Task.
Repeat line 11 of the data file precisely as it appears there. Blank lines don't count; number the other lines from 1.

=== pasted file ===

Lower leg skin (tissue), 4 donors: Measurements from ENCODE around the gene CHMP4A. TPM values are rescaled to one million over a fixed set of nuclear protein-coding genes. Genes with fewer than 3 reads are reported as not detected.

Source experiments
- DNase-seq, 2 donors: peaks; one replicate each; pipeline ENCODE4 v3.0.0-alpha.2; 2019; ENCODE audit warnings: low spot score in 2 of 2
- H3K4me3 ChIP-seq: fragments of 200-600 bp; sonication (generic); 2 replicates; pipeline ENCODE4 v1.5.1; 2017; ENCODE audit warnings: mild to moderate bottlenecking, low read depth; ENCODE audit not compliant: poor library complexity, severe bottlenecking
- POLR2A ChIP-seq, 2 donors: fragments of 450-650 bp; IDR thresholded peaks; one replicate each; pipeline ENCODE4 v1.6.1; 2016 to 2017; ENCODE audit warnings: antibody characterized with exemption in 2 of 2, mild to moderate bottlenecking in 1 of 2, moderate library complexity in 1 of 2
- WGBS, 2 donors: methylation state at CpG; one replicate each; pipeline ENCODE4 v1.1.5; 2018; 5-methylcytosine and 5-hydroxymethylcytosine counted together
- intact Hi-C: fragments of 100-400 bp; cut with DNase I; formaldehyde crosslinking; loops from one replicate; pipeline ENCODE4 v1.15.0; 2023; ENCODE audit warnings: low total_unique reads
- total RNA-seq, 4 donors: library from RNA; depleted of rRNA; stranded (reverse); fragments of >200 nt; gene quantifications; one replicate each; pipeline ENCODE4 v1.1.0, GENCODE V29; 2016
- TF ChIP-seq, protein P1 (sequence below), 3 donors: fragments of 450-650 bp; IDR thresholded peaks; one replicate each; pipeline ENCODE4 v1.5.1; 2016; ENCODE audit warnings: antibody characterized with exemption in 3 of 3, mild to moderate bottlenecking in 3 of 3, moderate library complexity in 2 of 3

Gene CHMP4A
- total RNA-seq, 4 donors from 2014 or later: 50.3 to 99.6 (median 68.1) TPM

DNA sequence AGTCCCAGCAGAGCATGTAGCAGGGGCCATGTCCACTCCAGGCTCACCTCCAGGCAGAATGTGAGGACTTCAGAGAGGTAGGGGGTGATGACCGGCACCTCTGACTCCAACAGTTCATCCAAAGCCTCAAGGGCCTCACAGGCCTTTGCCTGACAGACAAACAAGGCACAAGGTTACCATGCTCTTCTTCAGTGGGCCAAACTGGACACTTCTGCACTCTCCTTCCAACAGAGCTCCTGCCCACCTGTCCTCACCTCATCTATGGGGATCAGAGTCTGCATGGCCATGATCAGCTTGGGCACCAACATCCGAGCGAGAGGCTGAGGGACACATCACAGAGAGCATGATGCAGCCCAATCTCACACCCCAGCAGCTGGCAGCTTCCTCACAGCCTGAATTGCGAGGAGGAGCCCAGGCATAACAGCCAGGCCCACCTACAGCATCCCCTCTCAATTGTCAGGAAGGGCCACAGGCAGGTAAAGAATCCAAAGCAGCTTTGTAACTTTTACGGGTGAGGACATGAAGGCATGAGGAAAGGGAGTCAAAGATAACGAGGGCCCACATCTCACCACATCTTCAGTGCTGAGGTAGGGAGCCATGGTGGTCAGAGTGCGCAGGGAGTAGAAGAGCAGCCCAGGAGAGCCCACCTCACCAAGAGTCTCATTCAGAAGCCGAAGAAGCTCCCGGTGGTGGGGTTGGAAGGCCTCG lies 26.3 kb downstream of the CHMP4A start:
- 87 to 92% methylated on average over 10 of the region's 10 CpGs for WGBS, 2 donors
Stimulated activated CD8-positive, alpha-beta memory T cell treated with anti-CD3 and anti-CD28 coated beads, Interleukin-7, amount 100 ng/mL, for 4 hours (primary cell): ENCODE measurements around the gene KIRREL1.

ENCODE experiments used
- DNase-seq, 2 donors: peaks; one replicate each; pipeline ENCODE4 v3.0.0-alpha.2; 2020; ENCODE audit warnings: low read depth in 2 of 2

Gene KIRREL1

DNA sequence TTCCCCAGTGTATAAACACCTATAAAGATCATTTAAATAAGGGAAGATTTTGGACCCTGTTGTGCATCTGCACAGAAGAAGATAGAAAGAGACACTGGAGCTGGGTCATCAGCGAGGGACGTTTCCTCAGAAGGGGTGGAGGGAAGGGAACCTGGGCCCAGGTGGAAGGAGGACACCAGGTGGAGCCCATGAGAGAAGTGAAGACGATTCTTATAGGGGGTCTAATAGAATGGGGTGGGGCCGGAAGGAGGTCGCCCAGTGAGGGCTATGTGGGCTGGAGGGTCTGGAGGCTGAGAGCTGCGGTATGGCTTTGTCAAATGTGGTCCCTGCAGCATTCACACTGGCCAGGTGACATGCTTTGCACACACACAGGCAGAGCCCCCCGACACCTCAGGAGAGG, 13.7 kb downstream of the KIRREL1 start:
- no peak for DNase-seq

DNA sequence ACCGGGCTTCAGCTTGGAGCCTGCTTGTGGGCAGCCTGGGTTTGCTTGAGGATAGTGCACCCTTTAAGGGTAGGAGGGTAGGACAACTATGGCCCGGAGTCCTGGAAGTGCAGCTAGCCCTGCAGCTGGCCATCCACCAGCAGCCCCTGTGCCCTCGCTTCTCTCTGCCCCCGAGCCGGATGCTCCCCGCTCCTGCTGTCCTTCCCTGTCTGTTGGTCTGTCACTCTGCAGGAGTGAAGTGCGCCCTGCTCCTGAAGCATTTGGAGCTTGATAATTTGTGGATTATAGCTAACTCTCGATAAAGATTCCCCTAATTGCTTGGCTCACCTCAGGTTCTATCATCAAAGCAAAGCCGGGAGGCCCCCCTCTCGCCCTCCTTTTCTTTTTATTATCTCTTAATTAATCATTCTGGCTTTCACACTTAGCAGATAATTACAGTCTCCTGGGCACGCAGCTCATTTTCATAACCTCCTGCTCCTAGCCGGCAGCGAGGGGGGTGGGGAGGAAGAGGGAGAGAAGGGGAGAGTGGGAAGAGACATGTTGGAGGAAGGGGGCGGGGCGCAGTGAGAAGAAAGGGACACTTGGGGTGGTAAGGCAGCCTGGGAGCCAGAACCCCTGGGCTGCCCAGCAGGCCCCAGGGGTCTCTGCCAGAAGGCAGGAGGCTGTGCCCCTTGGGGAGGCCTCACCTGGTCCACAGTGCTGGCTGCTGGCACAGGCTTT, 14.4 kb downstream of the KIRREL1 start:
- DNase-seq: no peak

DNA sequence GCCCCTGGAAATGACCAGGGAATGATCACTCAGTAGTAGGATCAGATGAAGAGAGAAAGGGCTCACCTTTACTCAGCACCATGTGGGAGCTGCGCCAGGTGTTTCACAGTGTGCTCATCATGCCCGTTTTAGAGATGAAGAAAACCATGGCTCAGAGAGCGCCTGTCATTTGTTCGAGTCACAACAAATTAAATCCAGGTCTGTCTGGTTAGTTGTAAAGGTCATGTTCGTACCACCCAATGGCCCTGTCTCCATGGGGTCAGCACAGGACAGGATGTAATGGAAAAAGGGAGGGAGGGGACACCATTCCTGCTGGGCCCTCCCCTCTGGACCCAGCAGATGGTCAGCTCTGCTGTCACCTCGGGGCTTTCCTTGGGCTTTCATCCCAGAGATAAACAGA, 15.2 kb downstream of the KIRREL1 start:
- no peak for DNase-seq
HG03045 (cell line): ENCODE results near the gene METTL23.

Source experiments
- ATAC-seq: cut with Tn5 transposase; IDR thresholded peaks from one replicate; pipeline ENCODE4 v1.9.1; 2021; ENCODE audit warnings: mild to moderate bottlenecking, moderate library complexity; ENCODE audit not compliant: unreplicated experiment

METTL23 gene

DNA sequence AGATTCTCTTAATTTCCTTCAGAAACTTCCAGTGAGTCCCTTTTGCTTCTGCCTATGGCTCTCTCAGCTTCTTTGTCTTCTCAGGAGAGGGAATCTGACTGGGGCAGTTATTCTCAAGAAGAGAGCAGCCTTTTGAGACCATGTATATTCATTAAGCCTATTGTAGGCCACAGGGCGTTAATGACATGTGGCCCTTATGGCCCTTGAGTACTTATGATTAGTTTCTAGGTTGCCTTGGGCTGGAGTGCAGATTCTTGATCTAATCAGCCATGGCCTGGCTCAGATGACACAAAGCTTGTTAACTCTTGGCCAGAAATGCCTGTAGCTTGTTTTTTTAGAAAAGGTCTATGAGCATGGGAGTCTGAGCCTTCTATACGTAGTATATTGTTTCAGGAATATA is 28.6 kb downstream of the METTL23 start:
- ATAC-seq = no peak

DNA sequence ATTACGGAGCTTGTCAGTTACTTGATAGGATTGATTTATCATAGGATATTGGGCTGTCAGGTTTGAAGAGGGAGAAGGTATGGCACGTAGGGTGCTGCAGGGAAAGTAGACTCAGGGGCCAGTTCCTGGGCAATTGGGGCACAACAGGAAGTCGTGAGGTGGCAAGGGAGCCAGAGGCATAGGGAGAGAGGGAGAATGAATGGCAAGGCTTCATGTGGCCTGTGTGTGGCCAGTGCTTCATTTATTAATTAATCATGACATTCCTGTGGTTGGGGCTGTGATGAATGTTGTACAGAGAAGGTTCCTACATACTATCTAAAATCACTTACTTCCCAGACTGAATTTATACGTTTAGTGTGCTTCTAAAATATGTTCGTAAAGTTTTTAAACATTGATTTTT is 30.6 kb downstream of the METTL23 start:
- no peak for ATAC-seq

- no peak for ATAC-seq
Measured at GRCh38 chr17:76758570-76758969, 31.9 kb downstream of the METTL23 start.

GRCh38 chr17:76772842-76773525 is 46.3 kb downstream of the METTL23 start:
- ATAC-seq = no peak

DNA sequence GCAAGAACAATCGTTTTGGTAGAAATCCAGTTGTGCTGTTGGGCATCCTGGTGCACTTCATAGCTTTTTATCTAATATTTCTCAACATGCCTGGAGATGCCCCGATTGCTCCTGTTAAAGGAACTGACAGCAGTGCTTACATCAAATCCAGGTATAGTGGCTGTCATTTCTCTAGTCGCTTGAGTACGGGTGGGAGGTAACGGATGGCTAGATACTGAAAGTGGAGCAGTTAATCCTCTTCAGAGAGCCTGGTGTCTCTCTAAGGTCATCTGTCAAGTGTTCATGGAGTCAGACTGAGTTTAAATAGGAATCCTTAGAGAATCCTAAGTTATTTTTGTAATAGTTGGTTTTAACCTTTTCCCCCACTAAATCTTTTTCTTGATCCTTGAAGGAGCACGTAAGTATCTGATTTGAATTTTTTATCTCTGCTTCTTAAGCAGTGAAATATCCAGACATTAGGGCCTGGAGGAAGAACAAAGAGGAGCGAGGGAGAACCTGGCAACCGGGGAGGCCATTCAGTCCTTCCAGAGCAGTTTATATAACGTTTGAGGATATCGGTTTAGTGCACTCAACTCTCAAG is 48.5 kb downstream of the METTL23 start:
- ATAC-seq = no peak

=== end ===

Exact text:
- total RNA-seq, 4 donors from 2014 or later: 50.3 to 99.6 (median 68.1) TPM